The chapter on miniKanren was also really interesting to me. I was not very familiar with the term "logic programming" and I got a few ideas for research.

    Each chapter has an interview with the author of the language. This was the best of book, but I did not understand why the interviews were so short (1-2 pages). It was fascinating to hear how the authors of the languages decided to create a new language. In many cases the language creator was unsatisfied with current technologies and starting by rolling their own solution.

    Overall, this was another solid entry in the Seven in Seven series. A few chapters felt rushed though, and it was often difficult to keep up with the authors who are seasoned experts.

  • Seven More Languages in Seven Weeks (SLSW2) is a great book to get exposure to new languages (obviously). The languages covered are: Lua, Factor, Elm, Elixer, Julia, miniKaren, and Idris. However, the content on each language is not exactly masterful. I often got the feeling I was reading a print version of someones blog. Although, I did really appreciate the interviews with the authors and occasionally their views on why the language could be important.

    If you want to learn Lua you can skip SLSW2 and go straight for Roberto Lerusalimschy's Programming in Lua. Also, if you're looking for a lightning introduction to Julia, check out the tutorial by Learn X in Y. It is pretty clear that neither Jack nor Bruce are Matlab programers ;)

    Finally, the book does indeed accomplish its primary goal of getting folks (me at least) excited about programing languages. Languages like Factor and miniKaren are pretty wild and a lot of fun to mess around with if for no other reason than to simply work the "wetware". And for that I give it 5 stars. Looking forward to SLSW3.

  • This the first time ever I resorted to Amazon Trade-in program... and I'm a heavy Amazon user: hundreds of books (could be low thousands, I'm afraid to think about it) over the years. (So now you know why Jeff Bezos is a billionaire.)

    Both the selection of languages and their handling seemed to be much less convincing this time around. I have the distinct feeling of being milked for money, riding on the good reviews of the original one.

    I was expecting more "mind-expanding" languages, but instead got warmed-up left-overs, of the rather hybrid current crop of languages. Not that all the languages presented were uninteresting, there just wasn't... anything that made me go "hmmm" or "aha!" in there. (Some background: I'm IT professional since the nineties, so I've seen and tried a few languages.)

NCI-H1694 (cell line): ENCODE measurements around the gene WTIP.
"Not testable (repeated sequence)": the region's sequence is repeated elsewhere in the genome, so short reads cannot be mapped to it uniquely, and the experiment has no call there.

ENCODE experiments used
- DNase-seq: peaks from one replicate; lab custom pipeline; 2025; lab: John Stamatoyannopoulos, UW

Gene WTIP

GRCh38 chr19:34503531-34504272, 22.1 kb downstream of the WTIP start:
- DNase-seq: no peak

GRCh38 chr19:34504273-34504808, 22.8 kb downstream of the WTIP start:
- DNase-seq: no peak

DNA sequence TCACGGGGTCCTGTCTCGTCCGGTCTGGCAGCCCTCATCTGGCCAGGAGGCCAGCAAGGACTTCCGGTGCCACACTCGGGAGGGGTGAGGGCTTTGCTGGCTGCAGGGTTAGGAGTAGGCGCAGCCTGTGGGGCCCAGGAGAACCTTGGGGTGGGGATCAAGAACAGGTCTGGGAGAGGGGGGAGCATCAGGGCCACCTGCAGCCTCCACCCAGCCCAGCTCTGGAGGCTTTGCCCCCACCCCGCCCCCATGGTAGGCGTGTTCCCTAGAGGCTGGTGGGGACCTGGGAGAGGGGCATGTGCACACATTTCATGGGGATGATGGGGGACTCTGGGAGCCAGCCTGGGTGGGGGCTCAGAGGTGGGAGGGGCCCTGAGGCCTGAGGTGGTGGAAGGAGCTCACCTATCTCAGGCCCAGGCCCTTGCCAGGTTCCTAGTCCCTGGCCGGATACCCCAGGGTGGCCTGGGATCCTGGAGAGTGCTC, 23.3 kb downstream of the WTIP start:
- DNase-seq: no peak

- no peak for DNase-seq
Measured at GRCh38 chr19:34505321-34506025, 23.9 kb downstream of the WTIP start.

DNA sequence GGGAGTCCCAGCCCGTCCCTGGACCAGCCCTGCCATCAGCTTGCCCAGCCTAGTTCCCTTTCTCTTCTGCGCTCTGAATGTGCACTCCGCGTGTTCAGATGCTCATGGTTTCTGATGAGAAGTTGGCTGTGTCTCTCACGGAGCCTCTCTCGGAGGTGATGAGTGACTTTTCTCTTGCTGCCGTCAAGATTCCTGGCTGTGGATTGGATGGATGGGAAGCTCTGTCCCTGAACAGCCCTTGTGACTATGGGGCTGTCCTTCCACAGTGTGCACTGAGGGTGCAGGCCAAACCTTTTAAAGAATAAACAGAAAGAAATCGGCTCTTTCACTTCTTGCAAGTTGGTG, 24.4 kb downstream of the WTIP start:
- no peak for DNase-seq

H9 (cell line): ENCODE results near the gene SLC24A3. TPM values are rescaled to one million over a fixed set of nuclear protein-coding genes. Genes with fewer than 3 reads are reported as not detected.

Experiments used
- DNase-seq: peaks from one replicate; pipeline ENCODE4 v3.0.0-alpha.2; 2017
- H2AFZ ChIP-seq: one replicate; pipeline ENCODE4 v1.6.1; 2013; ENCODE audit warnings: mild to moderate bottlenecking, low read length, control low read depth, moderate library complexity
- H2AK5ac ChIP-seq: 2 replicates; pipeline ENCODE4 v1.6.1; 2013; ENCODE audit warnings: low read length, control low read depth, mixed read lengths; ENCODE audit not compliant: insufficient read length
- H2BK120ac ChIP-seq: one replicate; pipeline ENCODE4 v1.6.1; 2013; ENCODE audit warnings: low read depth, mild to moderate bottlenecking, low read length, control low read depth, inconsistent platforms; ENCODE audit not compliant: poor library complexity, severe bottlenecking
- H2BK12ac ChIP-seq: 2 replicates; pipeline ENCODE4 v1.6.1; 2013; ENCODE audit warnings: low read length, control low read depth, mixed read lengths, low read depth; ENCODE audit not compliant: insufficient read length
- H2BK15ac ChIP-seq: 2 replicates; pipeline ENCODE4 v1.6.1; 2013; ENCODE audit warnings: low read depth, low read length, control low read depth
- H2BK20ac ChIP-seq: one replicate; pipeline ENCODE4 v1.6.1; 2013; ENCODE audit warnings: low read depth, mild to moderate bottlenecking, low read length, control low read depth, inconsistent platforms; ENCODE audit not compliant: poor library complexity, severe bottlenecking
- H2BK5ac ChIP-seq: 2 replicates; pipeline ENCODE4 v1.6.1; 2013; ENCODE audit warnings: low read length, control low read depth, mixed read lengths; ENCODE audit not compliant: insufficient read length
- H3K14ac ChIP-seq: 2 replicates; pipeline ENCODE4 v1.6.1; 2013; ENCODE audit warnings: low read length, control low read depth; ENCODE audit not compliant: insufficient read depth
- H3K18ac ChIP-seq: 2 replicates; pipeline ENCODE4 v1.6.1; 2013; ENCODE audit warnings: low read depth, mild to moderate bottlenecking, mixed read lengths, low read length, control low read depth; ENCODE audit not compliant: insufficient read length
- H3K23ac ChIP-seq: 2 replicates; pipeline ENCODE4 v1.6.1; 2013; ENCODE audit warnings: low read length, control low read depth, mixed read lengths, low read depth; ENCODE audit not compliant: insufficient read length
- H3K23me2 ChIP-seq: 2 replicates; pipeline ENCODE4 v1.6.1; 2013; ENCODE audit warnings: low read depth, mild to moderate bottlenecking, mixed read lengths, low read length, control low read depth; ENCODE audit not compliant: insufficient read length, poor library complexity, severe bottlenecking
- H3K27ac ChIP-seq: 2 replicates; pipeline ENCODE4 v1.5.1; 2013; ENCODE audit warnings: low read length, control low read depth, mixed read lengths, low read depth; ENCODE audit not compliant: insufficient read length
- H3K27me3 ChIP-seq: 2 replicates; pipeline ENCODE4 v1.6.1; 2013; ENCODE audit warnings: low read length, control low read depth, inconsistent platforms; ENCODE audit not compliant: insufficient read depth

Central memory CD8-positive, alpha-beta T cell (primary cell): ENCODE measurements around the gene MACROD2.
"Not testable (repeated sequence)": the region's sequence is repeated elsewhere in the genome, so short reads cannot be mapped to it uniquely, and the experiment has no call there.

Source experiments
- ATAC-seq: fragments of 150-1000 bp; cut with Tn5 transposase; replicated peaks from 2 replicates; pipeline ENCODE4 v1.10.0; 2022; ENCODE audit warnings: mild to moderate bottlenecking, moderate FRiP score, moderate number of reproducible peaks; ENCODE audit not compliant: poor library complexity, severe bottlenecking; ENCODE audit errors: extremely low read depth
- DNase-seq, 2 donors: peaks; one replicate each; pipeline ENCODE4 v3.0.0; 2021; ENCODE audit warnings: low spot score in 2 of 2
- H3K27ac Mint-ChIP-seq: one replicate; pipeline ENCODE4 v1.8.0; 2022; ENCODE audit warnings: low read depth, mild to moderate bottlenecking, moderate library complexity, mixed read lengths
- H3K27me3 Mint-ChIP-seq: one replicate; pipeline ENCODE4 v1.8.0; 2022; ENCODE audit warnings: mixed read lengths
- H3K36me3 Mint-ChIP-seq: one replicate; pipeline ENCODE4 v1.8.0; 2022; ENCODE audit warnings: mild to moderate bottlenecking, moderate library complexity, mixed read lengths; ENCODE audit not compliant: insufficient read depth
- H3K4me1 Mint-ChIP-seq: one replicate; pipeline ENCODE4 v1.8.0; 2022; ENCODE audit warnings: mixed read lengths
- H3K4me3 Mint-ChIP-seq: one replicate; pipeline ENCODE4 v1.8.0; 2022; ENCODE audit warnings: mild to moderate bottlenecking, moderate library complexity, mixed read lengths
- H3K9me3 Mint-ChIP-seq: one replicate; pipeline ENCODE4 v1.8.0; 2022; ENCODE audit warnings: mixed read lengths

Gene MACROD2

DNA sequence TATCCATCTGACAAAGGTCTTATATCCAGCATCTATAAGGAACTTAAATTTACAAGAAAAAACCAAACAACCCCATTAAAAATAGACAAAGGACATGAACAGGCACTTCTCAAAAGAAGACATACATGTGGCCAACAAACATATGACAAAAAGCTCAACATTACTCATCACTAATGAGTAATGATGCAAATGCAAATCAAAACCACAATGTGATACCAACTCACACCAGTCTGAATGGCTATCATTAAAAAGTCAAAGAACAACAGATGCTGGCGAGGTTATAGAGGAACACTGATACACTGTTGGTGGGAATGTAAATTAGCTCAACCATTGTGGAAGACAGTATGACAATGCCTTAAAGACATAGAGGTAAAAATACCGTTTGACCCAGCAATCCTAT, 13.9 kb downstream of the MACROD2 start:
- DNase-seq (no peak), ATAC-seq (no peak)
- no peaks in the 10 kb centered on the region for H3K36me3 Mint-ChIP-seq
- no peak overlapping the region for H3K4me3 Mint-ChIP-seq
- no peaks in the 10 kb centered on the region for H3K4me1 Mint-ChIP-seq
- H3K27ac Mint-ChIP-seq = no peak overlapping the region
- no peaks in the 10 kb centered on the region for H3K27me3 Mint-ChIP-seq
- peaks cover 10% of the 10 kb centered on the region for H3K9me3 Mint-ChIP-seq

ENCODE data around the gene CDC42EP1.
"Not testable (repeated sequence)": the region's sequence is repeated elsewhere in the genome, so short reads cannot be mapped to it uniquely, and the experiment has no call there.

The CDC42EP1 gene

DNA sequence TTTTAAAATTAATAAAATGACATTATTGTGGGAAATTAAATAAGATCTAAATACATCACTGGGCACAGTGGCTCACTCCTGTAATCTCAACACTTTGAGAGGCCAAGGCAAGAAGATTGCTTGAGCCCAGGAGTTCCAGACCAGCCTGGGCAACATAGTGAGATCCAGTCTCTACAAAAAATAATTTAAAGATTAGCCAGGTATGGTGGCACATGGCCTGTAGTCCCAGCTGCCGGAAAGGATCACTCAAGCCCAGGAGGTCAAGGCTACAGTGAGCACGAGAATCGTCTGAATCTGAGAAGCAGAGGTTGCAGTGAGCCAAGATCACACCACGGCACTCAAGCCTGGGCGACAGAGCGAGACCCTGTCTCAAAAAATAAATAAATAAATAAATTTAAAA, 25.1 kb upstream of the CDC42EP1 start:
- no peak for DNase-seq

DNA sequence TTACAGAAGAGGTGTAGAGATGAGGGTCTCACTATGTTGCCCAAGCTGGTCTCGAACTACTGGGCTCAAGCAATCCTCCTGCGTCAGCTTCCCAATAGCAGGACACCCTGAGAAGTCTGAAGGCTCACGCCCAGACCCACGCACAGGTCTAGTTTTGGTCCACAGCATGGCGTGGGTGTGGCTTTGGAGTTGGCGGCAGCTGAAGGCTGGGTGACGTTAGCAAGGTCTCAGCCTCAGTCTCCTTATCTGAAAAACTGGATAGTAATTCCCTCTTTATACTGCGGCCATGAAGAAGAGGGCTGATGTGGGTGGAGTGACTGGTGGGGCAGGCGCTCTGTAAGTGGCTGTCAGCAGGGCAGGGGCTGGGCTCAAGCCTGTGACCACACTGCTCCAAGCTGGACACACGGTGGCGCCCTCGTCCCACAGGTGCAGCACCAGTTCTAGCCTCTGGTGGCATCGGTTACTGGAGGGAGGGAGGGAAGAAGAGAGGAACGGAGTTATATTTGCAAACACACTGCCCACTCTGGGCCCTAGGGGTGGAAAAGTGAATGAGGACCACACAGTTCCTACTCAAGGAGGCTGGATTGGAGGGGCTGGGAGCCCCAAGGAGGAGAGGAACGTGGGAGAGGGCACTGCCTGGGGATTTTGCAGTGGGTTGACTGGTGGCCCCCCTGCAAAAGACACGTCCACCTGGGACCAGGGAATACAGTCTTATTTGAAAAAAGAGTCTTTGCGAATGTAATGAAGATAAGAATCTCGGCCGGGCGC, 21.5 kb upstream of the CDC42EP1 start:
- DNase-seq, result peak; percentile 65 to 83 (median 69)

Two stars for the effort and reasonable technical quality, but if it were just for the crushing disappointment, it would be one star.

  • A must to have, along with its older brother
    Seven Languages in Seven Weeks: Languages in Seven Weeks

  • Got it as described, in timely manner. Thanks.

  • First, this book is not for beginners looking for a survey of languages and then choosing among them. The authors write about common but advanced topics relating to languages, such as what prototyping is, general typing, lazy evaluation, lifting, dependent typing, functional reactive programming, and more. If I were starting out programming, I would likely be confused by the firehose of concepts coming at me via seven different languages.

    However, if the reader has some experience in one language, the book can be quite mind-expanding. The book not only introduces new computer science-y concepts, it also teaches you a language that is engineered to leverage those concepts, and that is fun. For example, if you are a Javascript programmer, and are frustrated by "callback hell", you will come to appreciate that Elm was designed to address that particular problem by implementing "functional reactive programming", and learn a few functional programming concepts along the way. My favorite was actually from the first book, where the logical language Prolog, which just looks alien, had a coded solution for Sudoko puzzles in just about a dozen lines. Each chapter has a small project that they use the language to solve.

    I liked the book for the most part, for the reasons just given. It’s a great way to get exposed to different concepts and problem-solving approaches, as to what motivates the very smart people to make the effort to make such languages. As the book says, even if you go back to your original language, at least you have been exposed to approaches and concepts that might find their way into your current coding, or even just thinking.

    The one criticism I have, and this applies to the first book as well, is that some of the points seem to be unnecessarily belabored, and other parts in which I’d like more time and explanation are skeletal and rushed through. That can be a bit frustrating, but Google is there to rescue you.

    Again, I recommend this book to at least intermediate programmers. It will get your toes wet in a lot of current and important concepts, and hopefully broaden your mind and approach within your current language of choice.